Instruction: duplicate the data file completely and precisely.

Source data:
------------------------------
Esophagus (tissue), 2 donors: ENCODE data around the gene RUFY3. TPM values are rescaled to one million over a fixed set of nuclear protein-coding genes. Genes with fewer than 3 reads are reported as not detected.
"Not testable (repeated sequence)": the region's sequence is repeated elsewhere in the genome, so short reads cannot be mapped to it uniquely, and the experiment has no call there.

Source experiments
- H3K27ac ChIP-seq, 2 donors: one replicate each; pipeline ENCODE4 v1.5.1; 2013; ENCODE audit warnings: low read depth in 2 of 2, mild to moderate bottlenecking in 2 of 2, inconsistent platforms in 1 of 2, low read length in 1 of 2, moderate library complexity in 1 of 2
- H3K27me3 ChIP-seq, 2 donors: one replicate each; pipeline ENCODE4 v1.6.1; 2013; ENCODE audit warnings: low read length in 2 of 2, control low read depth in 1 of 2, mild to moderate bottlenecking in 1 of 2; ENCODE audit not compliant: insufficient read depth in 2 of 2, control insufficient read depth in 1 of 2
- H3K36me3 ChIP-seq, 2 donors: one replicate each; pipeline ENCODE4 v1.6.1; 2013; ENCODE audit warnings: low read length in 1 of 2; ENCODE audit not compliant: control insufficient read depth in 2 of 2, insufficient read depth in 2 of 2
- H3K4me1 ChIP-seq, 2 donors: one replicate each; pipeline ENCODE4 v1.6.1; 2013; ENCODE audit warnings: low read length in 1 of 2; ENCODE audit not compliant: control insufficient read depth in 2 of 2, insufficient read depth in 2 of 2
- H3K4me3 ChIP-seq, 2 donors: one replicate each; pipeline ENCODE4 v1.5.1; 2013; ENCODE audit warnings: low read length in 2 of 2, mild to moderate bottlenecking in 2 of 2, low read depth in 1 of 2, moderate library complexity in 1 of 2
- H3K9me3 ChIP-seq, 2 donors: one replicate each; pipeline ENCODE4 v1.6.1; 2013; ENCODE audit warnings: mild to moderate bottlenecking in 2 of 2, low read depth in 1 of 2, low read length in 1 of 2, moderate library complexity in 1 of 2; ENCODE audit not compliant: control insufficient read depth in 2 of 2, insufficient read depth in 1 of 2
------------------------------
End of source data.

Esophagus (tissue), 2 donors: ENCODE data around the gene RUFY3. TPM values are rescaled to one million over a fixed set of nuclear protein-coding genes. Genes with fewer than 3 reads are reported as not detected.
"Not testable (repeated sequence)": the region's sequence is repeated elsewhere in the genome, so short reads cannot be mapped to it uniquely, and the experiment has no call there.

Source experiments
- H3K27ac ChIP-seq, 2 donors: one replicate each; pipeline ENCODE4 v1.5.1; 2013; ENCODE audit warnings: low read depth in 2 of 2, mild to moderate bottlenecking in 2 of 2, inconsistent platforms in 1 of 2, low read length in 1 of 2, moderate library complexity in 1 of 2
- H3K27me3 ChIP-seq, 2 donors: one replicate each; pipeline ENCODE4 v1.6.1; 2013; ENCODE audit warnings: low read length in 2 of 2, control low read depth in 1 of 2, mild to moderate bottlenecking in 1 of 2; ENCODE audit not compliant: insufficient read depth in 2 of 2, control insufficient read depth in 1 of 2
- H3K36me3 ChIP-seq, 2 donors: one replicate each; pipeline ENCODE4 v1.6.1; 2013; ENCODE audit warnings: low read length in 1 of 2; ENCODE audit not compliant: control insufficient read depth in 2 of 2, insufficient read depth in 2 of 2
- H3K4me1 ChIP-seq, 2 donors: one replicate each; pipeline ENCODE4 v1.6.1; 2013; ENCODE audit warnings: low read length in 1 of 2; ENCODE audit not compliant: control insufficient read depth in 2 of 2, insufficient read depth in 2 of 2
- H3K4me3 ChIP-seq, 2 donors: one replicate each; pipeline ENCODE4 v1.5.1; 2013; ENCODE audit warnings: low read length in 2 of 2, mild to moderate bottlenecking in 2 of 2, low read depth in 1 of 2, moderate library complexity in 1 of 2
- H3K9me3 ChIP-seq, 2 donors: one replicate each; pipeline ENCODE4 v1.6.1; 2013; ENCODE audit warnings: mild to moderate bottlenecking in 2 of 2, low read depth in 1 of 2, low read length in 1 of 2, moderate library complexity in 1 of 2; ENCODE audit not compliant: control insufficient read depth in 2 of 2, insufficient read depth in 1 of 2